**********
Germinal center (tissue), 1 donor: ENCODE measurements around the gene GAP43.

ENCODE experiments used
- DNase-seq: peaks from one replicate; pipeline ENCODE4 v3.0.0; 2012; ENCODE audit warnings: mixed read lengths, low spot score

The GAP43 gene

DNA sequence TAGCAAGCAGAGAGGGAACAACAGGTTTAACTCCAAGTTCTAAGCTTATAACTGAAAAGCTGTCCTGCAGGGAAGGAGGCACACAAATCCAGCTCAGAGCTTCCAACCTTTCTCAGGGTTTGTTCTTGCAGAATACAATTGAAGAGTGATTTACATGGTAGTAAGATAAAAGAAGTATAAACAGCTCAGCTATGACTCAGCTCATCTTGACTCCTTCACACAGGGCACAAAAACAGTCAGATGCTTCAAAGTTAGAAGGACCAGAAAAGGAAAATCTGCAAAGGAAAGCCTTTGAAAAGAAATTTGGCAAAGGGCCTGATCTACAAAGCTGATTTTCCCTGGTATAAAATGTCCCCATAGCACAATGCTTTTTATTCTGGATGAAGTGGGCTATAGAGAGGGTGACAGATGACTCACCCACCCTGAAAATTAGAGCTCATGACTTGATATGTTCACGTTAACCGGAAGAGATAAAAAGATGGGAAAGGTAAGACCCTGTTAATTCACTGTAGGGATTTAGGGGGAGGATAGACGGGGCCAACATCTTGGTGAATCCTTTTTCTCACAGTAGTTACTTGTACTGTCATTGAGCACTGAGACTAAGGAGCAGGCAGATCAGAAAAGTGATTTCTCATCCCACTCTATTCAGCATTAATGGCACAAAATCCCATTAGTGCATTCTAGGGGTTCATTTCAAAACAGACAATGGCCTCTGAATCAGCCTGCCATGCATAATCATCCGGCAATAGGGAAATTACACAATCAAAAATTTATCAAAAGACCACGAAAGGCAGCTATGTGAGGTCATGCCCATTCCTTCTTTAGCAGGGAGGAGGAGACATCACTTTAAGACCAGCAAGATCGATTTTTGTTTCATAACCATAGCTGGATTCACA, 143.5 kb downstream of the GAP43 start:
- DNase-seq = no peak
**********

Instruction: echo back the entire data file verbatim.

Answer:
Germinal center (tissue), 1 donor: ENCODE measurements around the gene GAP43.

ENCODE experiments used
- DNase-seq: peaks from one replicate; pipeline ENCODE4 v3.0.0; 2012; ENCODE audit warnings: mixed read lengths, low spot score

The GAP43 gene

DNA sequence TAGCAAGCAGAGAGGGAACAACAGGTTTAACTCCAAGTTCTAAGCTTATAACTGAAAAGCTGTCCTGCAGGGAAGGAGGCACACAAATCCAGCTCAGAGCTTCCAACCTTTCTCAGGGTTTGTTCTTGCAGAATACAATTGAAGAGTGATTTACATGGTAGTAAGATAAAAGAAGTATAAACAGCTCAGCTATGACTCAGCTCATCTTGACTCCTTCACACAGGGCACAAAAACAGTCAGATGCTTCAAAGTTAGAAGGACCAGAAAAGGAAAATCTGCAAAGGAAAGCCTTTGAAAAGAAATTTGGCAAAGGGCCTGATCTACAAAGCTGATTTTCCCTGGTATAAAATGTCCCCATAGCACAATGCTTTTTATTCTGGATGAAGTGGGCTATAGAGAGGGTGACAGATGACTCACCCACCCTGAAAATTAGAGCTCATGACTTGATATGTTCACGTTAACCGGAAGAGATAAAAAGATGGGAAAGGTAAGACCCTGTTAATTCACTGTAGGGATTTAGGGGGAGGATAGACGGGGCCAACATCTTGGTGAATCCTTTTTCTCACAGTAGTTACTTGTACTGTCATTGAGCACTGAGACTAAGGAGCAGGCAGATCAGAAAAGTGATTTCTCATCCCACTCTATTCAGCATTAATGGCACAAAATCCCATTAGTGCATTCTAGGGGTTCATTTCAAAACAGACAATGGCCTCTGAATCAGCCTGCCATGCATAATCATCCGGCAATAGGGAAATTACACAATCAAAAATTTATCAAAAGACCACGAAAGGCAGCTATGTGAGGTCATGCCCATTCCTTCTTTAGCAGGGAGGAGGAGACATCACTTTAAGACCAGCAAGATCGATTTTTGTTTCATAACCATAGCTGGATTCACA, 143.5 kb downstream of the GAP43 start:
- DNase-seq = no peak